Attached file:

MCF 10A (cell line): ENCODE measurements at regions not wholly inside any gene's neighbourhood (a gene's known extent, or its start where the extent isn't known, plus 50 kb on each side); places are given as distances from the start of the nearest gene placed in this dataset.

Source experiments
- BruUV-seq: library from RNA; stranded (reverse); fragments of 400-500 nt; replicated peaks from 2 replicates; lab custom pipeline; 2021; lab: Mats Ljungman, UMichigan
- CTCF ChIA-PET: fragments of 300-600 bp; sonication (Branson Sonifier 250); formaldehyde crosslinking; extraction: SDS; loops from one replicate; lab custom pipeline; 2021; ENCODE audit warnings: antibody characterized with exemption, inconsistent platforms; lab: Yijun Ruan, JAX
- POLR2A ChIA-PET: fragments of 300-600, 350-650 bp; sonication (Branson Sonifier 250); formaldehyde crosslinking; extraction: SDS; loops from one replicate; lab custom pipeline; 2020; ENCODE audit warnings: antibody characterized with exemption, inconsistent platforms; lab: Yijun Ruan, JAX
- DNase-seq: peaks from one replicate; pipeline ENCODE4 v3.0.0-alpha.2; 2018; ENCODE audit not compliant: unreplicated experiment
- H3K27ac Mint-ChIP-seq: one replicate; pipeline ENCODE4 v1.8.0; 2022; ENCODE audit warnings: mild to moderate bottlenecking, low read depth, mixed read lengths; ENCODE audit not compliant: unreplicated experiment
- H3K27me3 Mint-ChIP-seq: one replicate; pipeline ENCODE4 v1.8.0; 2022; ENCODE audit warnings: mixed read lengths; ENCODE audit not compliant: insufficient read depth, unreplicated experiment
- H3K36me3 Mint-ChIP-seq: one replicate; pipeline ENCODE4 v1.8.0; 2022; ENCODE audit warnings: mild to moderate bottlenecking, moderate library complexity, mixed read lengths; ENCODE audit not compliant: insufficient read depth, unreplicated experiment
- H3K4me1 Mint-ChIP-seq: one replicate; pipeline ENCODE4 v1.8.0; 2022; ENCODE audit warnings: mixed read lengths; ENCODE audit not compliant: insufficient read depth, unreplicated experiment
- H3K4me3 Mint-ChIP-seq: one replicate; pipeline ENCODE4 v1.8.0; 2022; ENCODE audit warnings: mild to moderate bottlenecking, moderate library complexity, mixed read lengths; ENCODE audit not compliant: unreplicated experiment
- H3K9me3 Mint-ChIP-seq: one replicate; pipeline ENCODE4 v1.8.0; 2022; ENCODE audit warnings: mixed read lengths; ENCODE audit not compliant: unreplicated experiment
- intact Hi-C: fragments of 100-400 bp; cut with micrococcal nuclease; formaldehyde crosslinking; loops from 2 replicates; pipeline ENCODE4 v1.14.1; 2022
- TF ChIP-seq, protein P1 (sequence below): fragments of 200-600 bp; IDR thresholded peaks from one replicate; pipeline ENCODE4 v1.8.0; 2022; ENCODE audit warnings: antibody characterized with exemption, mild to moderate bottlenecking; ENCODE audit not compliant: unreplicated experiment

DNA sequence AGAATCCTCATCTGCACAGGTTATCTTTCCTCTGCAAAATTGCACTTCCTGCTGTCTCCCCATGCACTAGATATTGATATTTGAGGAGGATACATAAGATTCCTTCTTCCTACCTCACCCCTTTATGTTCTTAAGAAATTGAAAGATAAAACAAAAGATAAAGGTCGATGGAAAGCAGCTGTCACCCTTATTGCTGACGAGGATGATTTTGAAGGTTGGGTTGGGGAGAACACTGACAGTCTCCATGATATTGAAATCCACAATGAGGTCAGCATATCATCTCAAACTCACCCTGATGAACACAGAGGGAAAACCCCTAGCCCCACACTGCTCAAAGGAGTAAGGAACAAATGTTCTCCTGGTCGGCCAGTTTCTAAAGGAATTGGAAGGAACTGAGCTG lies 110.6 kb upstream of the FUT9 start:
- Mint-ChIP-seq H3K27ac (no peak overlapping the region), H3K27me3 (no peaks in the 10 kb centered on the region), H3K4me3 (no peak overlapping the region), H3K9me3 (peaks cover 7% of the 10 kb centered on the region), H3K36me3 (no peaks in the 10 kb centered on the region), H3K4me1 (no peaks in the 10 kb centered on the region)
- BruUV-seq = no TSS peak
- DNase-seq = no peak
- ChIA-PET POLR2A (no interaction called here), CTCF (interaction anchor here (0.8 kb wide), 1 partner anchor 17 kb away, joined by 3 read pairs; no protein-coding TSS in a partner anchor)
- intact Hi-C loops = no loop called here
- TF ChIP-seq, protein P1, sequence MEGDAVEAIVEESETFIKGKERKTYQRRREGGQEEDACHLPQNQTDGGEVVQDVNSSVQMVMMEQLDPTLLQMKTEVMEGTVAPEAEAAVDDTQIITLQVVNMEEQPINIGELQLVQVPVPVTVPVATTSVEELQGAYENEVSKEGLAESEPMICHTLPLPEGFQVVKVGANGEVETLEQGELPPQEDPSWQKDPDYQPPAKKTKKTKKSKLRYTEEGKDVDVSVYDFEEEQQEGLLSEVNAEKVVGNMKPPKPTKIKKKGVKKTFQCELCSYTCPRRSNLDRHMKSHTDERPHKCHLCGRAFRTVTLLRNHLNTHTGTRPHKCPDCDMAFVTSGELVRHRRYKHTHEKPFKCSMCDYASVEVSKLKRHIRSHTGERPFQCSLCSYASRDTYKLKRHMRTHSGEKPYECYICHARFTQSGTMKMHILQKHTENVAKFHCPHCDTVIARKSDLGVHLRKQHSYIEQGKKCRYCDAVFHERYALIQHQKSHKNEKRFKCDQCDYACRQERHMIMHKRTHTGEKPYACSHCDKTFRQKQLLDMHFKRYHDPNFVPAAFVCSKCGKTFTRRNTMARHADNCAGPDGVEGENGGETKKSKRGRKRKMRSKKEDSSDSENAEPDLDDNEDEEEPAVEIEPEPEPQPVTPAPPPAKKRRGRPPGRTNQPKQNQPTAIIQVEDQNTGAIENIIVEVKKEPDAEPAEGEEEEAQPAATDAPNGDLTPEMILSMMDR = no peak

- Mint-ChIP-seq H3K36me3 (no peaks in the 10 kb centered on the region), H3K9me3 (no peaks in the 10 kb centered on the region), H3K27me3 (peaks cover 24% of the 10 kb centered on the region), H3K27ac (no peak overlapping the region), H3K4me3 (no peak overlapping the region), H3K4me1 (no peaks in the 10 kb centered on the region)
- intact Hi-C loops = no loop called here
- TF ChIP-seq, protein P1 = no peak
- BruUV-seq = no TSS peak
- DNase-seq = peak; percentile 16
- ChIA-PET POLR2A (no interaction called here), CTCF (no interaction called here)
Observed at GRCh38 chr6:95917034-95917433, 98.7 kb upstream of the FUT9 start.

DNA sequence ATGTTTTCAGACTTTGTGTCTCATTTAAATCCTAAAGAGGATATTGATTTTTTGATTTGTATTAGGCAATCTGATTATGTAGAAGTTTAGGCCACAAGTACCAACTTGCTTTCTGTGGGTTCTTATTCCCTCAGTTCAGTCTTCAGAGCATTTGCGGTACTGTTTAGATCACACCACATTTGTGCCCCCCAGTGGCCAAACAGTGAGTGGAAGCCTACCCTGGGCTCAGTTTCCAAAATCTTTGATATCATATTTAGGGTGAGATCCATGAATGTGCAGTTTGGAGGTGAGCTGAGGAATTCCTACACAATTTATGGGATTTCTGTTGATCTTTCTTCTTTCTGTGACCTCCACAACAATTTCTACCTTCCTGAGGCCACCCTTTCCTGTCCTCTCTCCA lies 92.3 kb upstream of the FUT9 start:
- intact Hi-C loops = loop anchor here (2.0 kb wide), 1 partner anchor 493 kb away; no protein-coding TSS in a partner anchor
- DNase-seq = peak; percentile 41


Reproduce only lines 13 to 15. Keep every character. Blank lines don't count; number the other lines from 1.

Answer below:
- intact Hi-C: fragments of 100-400 bp; cut with micrococcal nuclease; formaldehyde crosslinking; loops from 2 replicates; pipeline ENCODE4 v1.14.1; 2022
- TF ChIP-seq, protein P1 (sequence below): fragments of 200-600 bp; IDR thresholded peaks from one replicate; pipeline ENCODE4 v1.8.0; 2022; ENCODE audit warnings: antibody characterized with exemption, mild to moderate bottlenecking; ENCODE audit not compliant: unreplicated experiment

DNA sequence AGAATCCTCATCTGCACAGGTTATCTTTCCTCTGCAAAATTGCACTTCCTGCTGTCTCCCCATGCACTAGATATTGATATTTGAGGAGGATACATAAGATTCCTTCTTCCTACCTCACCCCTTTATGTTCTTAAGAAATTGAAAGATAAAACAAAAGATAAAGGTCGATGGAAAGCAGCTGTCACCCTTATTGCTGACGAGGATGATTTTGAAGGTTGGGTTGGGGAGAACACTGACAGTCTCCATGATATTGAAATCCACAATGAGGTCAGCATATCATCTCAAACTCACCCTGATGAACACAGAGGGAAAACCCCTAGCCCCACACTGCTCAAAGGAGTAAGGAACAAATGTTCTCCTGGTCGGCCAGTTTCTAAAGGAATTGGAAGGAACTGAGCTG lies 110.6 kb upstream of the FUT9 start: